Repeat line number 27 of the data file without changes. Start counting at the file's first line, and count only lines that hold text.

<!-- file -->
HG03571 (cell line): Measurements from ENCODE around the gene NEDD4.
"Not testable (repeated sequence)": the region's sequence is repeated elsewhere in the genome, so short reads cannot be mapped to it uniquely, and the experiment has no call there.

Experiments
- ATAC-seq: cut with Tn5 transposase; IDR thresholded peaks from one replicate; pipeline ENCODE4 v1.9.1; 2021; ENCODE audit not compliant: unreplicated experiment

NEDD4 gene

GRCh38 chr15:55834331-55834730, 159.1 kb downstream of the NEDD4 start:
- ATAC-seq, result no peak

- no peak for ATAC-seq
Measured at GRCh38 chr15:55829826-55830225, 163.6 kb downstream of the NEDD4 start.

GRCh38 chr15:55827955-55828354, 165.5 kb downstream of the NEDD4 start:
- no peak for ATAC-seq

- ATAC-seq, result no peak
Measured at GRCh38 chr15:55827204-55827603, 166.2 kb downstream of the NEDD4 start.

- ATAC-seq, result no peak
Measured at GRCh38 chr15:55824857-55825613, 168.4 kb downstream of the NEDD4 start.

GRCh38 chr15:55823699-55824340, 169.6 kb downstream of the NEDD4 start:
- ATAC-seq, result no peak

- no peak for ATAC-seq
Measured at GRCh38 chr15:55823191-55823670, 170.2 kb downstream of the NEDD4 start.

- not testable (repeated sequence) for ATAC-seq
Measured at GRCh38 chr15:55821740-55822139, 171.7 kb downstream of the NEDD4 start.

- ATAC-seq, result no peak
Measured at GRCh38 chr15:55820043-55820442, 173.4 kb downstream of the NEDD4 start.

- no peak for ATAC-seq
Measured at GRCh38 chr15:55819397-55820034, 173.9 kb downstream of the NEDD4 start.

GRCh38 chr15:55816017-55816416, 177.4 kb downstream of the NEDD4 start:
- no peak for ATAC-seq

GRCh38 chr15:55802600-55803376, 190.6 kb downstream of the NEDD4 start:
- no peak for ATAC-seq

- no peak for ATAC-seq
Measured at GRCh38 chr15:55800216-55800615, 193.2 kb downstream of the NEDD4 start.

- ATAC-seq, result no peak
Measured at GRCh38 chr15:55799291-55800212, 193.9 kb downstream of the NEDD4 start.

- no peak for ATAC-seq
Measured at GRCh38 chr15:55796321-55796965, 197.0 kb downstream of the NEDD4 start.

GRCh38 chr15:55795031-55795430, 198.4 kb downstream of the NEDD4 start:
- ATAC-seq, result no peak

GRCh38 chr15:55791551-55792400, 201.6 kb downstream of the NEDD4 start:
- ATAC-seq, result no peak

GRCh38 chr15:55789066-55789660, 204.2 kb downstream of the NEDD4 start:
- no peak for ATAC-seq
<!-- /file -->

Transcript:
- no peak for ATAC-seq